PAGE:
The FDA has approved a supplemental new drug application (sNDA) for afatinib (Gilotrif, Boehringer Ingelheim) for the treatment of patients with advanced squamous cell carcinoma of the lung whose disease has progressed after treatment with platinum-based chemotherapy. Afatinib, an oral, once-daily epidermal growth factor receptor (EGFR)-directed therapy, is currently approved in the U.S. for the first-line treatment of specific types of EGFR mutation-positive non–small-cell lung cancer (NSCLC).
Squamous cell carcinoma of the lung is associated with a poor prognosis, limited survival, and symptoms such as cough and dyspnea. The median overall survival after a diagnosis of advanced disease is approximately one year.
Afatinib was previously approved for the first-line treatment of patients with metastatic NSCLC whose tumors have EGFR exon 19 deletions or exon 21 (L858R) substitution mutations, as detected by an FDA-approved test.
The FDA’s approval decision was based on results from the head-to-head LUX-Lung 8 trial in patients with squamous cell carcinoma of the lung whose tumors progressed after first-line chemotherapy. Afatinib, compared with erlotinib (Tarceva, Genentech/Astellas Oncology), demonstrated:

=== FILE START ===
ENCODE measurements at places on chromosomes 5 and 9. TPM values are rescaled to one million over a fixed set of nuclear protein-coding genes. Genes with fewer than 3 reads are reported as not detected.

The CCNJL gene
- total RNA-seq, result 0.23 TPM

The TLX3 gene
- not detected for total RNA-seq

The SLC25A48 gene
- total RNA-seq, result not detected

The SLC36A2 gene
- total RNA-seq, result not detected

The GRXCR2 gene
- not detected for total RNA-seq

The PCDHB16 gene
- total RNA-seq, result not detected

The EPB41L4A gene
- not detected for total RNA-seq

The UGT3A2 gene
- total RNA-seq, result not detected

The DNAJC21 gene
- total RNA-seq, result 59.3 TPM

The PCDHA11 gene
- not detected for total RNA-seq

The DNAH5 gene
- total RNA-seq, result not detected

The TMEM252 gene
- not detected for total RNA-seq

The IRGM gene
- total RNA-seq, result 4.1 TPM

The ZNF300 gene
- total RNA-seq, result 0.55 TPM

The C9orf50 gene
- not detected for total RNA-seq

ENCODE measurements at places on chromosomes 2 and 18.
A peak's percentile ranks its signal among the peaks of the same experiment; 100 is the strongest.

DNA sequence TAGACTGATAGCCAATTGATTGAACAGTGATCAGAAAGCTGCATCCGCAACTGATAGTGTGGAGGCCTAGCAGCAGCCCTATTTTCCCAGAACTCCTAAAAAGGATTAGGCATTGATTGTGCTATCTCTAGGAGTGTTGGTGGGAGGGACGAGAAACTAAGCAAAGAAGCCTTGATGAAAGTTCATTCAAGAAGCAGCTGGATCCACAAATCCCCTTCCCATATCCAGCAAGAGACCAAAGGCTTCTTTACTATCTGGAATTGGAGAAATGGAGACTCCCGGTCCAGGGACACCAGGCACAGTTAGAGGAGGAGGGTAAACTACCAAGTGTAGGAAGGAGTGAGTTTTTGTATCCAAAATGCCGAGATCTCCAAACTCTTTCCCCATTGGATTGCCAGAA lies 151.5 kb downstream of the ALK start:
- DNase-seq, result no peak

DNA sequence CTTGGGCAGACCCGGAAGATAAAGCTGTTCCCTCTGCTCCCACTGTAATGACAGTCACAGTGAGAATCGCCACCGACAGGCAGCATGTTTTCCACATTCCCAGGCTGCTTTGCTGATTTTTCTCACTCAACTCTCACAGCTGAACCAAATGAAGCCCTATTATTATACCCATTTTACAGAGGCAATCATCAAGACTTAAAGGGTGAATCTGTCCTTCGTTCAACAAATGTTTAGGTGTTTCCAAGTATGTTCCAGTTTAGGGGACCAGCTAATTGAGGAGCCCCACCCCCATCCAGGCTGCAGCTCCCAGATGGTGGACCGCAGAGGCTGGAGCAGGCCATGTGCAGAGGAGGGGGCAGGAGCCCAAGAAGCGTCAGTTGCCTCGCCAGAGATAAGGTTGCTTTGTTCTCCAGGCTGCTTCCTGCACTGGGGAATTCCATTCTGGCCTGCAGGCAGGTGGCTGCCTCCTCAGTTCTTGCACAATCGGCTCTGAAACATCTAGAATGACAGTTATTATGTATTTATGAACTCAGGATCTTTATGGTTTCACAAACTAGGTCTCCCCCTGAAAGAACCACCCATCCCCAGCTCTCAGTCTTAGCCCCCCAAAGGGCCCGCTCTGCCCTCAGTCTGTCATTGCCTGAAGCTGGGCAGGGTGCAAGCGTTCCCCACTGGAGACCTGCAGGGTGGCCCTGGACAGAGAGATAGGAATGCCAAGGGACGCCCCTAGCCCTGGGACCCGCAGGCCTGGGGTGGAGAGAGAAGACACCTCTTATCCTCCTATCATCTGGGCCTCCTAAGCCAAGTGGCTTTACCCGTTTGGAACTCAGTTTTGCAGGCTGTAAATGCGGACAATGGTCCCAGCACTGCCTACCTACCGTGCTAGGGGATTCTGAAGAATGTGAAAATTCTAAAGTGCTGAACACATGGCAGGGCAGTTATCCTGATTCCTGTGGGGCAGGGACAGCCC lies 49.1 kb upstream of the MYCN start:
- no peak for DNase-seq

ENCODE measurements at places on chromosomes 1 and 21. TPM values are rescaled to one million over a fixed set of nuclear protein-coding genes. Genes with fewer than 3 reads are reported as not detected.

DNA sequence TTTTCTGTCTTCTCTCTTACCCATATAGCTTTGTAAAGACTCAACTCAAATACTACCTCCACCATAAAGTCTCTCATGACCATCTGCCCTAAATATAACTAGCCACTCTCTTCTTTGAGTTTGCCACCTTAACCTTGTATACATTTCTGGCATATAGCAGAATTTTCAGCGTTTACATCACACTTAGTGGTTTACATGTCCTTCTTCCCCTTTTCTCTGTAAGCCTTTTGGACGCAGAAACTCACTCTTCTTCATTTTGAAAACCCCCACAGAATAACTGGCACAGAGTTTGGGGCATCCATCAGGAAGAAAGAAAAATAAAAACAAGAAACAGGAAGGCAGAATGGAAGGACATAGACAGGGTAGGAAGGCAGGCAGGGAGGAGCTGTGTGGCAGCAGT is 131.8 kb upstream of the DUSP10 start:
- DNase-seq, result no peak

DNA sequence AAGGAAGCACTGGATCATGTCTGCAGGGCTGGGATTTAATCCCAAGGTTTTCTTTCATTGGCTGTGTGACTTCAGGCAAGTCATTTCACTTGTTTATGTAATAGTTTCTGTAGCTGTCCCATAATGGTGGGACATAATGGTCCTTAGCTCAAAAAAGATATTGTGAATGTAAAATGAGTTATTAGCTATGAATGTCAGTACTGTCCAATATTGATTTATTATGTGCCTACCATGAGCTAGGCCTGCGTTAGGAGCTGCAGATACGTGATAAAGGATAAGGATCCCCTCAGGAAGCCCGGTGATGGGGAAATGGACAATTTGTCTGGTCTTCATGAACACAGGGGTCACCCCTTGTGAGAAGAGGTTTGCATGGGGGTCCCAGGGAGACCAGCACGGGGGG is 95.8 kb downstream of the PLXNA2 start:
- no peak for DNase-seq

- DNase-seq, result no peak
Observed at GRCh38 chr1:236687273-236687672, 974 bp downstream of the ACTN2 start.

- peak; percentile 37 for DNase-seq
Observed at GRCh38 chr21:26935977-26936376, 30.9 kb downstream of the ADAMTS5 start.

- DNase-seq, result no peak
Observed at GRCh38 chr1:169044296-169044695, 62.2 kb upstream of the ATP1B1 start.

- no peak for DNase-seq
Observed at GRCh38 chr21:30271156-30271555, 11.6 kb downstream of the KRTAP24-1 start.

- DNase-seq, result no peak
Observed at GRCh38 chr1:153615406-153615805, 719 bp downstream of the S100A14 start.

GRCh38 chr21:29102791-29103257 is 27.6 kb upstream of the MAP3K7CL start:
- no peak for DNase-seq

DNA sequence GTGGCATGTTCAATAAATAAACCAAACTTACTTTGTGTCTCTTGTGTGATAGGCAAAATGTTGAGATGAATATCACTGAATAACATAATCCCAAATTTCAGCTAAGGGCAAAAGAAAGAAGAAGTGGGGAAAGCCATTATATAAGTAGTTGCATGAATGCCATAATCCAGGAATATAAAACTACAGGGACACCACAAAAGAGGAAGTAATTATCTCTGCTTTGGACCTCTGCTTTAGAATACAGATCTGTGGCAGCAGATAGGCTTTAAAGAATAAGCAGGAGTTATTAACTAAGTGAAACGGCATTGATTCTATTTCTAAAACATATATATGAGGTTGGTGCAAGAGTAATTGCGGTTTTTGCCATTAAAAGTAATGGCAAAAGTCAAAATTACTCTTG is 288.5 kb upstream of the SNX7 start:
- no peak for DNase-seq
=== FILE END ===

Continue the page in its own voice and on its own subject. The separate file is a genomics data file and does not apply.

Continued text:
The most common adverse events observed in the afatinib group (n = 392) compared with the erlotinib group (n = 395) included diarrhea (75% vs. 41%, respectively), rash/acneiform dermatitis (70% vs. 70%), stomatitis (30% vs. 11%), decreased appetite (25% vs. 26%), and nausea (21% vs. 16%). Serious adverse events were reported in 44% of patients treated with afatinib. The most common serious adverse reactions reported in patients treated with afatinib included pneumonia (7%), diarrhea (5%), vomiting (5%), dehydration (3%), and dyspnea (3%). Fatal adverse events in afatinib-treated patients included interstitial lung disease (0.5%), pneumonia (0.3%), respiratory failure (0.3%), acute renal failure (0.3%), and general physical health deterioration (0.3%).
Source: Boehringer Ingelheim; April 15, 2016.